Earlier this week, a team of researchers from the University of Washington School of Pharmacy published commentary in the peer-reviewed journal Clinical and Translational Science discussing the opportunities and challenges of conducting tissue chip research in space.
The team’s investigation, which launched to the International Space Station (ISS) U.S. National Laboratory in May, was awarded through the National Center for Advancing Translational Sciences (NCATS) Tissue Chips in Space initiative. In 2016, NCATS, which is part of the National Institutes of Health (NIH), announced a four-year collaboration with the ISS National Laboratory to support the use of tissue chip technology for translational research onboard the ISS to benefit human health on Earth.
Tissue chips use human cells grown on an artificial scaffold to model the detailed physical structure and function of human tissue. The investigation from the University of Washington team is aimed at studying tissue chip systems that model the human kidney. Through the experiment, the team sought to gain a better understanding of proteinuria (a condition in which a person’s urine contains an abnormal level of protein), kidney stone formation, and the body’s use of Vitamin D.
In their published commentary, the University of Washington team notes how they overcame some of the challenges involved in designing an experiment for spaceflight. The team discusses how they compressed the equipment necessary for the experiment in order to fit into the small space allocated on the ISS and how they provided multiple levels of containment for materials requiring handling by ISS crew members. The team also engineered their tissue chip system to be capable of supporting cells for an extended period of time in case of launch delays.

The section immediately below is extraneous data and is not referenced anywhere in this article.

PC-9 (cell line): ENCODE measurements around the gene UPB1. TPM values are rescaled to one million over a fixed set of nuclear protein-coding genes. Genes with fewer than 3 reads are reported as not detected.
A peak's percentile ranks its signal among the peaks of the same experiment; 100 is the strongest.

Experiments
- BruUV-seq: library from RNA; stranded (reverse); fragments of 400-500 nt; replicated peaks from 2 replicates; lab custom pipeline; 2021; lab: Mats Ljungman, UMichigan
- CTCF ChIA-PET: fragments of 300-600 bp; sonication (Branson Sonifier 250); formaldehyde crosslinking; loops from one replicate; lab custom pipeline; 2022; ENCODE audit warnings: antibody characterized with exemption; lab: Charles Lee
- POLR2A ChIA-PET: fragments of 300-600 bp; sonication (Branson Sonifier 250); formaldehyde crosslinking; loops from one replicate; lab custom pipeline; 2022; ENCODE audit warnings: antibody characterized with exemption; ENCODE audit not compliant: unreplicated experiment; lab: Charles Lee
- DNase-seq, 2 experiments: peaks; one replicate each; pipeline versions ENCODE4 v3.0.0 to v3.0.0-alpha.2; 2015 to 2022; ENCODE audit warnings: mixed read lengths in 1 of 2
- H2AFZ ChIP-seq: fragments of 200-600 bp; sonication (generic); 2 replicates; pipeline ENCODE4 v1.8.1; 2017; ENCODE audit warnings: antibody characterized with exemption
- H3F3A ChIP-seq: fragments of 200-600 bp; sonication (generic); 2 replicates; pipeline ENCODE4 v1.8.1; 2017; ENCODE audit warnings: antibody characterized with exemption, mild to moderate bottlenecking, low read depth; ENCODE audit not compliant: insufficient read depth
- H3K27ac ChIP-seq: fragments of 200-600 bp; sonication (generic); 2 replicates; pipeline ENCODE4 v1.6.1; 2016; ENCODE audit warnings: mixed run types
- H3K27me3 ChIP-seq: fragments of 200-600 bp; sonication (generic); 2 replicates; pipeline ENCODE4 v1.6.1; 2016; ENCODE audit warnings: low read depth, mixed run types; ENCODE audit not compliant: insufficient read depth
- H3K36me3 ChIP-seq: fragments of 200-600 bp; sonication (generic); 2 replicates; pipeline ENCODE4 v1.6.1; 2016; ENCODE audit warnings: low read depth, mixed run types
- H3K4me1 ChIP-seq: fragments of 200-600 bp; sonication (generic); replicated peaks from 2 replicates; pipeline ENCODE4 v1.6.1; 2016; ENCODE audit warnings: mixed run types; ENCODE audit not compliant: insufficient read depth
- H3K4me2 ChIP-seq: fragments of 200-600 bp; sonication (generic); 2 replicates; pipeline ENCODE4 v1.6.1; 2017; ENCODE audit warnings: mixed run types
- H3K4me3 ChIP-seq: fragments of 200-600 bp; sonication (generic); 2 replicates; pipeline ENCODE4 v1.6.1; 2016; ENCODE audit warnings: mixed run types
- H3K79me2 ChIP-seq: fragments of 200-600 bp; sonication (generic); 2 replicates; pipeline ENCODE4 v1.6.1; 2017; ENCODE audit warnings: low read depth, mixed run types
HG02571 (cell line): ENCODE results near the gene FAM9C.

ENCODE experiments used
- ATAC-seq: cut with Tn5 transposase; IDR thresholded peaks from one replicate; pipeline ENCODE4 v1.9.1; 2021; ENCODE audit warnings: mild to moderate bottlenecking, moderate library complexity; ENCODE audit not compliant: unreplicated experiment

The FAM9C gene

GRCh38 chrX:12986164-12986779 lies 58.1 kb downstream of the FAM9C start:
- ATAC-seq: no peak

In the commentary, the team goes on to describe the valuable opportunities provided by space-based tissue chip research. Prolonged exposure to microgravity conditions induces rapid changes in the body, such as loss of bone mass, loss of skeletal muscle mass and strength, immune system dysfunction, and cardiovascular deconditioning. Research using tissue chips in space provides a unique opportunity to evaluate accelerated models of aging and disease and enables accelerated and higher-accuracy drug screening. Insights gained from such studies could shed light on disease development and progression and could help scientists identify new targets for the development of therapeutics to prevent and treat many conditions affecting people on Earth.
Successful tissue chip investigations like the one from the University of Washington have demonstrated that it is possible to take tissue chip technology from the laboratory to space to address real-world clinical research questions. This will have benefit not only to the individual research groups but also to the industrialization of tissue chip technology for clinical applications on Earth by accelerating the engineering design and improving the throughput of these systems for the future.
Learn more about tissue chip research on the ISS National Laboratory and the NCATS Tissue Chips in Space initiative in the ISS360 articles “Collaborating with NIH on Tissue Chips in Space” and “Studying Human Disease with Tissue Chips in Space” and in the related resources below.